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Sunday Movie: 1:00pm March 11 at the BCP Theater - "Mountain" (Documentary - 2017)


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"The Clubhouse" in the BCP Hex Room offers food and drink - including popcorn - for sale.  These items can be taken into the theater, but please clean up after yourselves so we don't have to hire a janitor.     
There is no admission charge, but we do ask for donations to support BCP and the Film Club program. 
  • March 11 - Mountain (Australia - 2017)
  • March 18 - Mudbound (USA - 2017)
  • March 25 - Coco (USA - 2017)
Sunday, March 11 @ 1:00pm - Mountain (Documentary - 2017)    1 hour, 14 minutes

Ratings:  7.3 - IMDB,  96% - Rotten Tomatoes  

If you've ever wondered what it's like to climb the highest mountains, scale shear rock walls, ski or snowboard the steepest mountain snowfields, or simply gaze at the spectacular vistas from the world's loftiest peaks, this wonderful documentary will allow you to do so from the comfort of a movie theater or living room. 

Excerpts from headstuff.org review: 
Documentary film series like Planet Earth and Blue Planet do many things, from informing us about nature’s delicate balance to offering therapeutic and often transcendent entertainment.  They are considered the best of nature and wildlife documentaries - and rightly so. However, Mountain is not a wildlife or nature documentary, but rather a meditation on geography and the relationship humans share with our planet’s most hostile environments.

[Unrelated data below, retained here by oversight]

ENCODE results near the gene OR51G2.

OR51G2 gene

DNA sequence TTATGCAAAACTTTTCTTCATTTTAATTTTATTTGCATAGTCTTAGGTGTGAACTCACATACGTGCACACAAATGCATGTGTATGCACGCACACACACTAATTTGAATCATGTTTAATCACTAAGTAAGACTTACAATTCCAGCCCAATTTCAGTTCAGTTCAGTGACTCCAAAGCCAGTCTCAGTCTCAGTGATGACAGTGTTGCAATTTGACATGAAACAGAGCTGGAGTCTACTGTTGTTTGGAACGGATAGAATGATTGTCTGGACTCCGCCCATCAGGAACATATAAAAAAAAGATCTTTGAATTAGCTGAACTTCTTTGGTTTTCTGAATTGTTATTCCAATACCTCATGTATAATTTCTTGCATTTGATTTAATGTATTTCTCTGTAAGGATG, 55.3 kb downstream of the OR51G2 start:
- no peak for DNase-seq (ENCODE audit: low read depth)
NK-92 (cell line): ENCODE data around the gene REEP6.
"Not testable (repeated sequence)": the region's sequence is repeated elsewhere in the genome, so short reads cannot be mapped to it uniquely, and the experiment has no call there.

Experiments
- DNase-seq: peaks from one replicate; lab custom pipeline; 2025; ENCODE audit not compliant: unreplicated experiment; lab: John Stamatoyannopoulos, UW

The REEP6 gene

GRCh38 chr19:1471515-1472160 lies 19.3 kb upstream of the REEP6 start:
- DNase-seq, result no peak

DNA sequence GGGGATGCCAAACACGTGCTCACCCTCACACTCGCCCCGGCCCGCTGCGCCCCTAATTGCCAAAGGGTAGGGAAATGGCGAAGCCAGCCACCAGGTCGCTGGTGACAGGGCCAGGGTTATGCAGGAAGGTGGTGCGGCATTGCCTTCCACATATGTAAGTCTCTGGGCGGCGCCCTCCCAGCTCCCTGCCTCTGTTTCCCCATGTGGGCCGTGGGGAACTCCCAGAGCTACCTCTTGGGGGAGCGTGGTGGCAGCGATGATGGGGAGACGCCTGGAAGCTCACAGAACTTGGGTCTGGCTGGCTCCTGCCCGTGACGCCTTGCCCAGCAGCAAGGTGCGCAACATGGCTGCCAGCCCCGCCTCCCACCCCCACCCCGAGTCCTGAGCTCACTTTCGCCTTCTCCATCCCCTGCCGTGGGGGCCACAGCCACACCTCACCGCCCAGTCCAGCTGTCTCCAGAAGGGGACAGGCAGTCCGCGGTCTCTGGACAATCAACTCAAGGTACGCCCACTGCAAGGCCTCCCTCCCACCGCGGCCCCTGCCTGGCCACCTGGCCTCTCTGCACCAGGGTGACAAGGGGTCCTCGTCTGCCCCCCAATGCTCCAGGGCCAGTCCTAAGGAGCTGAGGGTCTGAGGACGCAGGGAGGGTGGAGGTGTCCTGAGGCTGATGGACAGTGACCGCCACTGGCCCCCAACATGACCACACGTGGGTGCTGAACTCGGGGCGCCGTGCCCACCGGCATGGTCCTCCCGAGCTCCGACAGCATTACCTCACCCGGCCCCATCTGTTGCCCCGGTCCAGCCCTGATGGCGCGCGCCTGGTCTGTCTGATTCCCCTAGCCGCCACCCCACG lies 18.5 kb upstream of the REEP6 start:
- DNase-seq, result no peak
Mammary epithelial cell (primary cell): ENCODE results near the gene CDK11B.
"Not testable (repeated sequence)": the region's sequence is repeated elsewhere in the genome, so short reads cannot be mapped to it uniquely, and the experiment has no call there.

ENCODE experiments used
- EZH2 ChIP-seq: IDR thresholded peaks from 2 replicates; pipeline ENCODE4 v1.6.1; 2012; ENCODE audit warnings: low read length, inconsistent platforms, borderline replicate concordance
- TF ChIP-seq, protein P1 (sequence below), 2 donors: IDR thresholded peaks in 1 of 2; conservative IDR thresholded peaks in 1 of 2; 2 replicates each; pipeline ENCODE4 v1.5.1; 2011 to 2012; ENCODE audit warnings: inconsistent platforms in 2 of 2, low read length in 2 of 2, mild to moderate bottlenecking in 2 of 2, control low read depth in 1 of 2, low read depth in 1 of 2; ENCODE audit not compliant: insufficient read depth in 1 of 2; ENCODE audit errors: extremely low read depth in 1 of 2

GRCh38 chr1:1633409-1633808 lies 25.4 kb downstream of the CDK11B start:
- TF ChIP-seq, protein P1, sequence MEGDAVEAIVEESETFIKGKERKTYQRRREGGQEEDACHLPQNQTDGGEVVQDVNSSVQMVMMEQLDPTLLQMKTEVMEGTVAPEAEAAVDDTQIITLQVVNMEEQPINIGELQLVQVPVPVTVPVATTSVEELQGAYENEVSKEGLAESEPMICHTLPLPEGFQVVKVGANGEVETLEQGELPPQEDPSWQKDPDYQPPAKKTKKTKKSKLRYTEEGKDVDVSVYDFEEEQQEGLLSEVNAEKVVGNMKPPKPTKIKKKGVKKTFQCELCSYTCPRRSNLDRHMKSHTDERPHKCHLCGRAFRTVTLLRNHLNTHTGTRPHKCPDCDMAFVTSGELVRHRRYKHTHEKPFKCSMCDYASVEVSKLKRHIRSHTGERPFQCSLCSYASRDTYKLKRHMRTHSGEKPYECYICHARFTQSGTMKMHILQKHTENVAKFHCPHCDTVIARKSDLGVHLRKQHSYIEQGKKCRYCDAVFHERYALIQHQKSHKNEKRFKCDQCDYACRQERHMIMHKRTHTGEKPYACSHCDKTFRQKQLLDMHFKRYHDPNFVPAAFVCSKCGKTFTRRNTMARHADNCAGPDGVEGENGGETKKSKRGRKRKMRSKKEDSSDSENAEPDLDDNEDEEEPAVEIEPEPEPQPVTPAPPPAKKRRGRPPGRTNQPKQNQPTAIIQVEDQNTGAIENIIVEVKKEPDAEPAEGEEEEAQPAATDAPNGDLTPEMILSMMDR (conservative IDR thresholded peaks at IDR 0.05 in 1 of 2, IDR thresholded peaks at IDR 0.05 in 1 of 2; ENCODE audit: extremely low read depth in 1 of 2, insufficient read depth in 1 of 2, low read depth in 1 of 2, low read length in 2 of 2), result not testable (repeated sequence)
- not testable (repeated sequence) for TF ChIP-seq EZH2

Mountain is visually stunning.  Every granite handhold, icy ridge and basalt bluff is lovingly captured by a mixture of drones, GoPros and steadicam, and Jennifer Peedom’s direction slots everything into its place.  The true scale of this cinematically gorgeous piece is illuminated by Robert McFarlane’s script, which is narrated by Willem Dafoe.  Dafoe’s naturally gravelly voice matches the rough surfaces of the peaks he narrates. The veteran actor brings real weight to McFarlane’s equally excellent script. The film recounts folkloric tales of mountains as the homes of gods and monsters, and ties this to man’s desire to conquer them. From there we move from hill-walking to the quasi-colonial conquest of Everest to the extreme sports that have become synonymous with man’s arrogance in the face of nature. It is in these sections where snowboarders create avalanches to race, wing suit pilots fly through rocky crevasses and skiers defy the very laws of gravity that the film moves from documentary to thriller and back again. All the time the score, performed by the Australian Chamber Orchestra, whispers and shrieks in tandem with Ozturk’s footage. 

Towards the end lava flows pour into the roaring ocean and steam billows upwards. We are reminded of how we came to be here on this planet and how we will likely vanish from the face of the Earth one day. As clouds shroud Everest’s peak Dafoe narrates “They [the mountains] watched us arrive and they will watch us leave.”

Link to traile

Note:  If you want to be added to - or removed from - our email list, reply to BoqueteFilmClub@gmail.com.) 

David van Harn

Curator, Boquete Film Club

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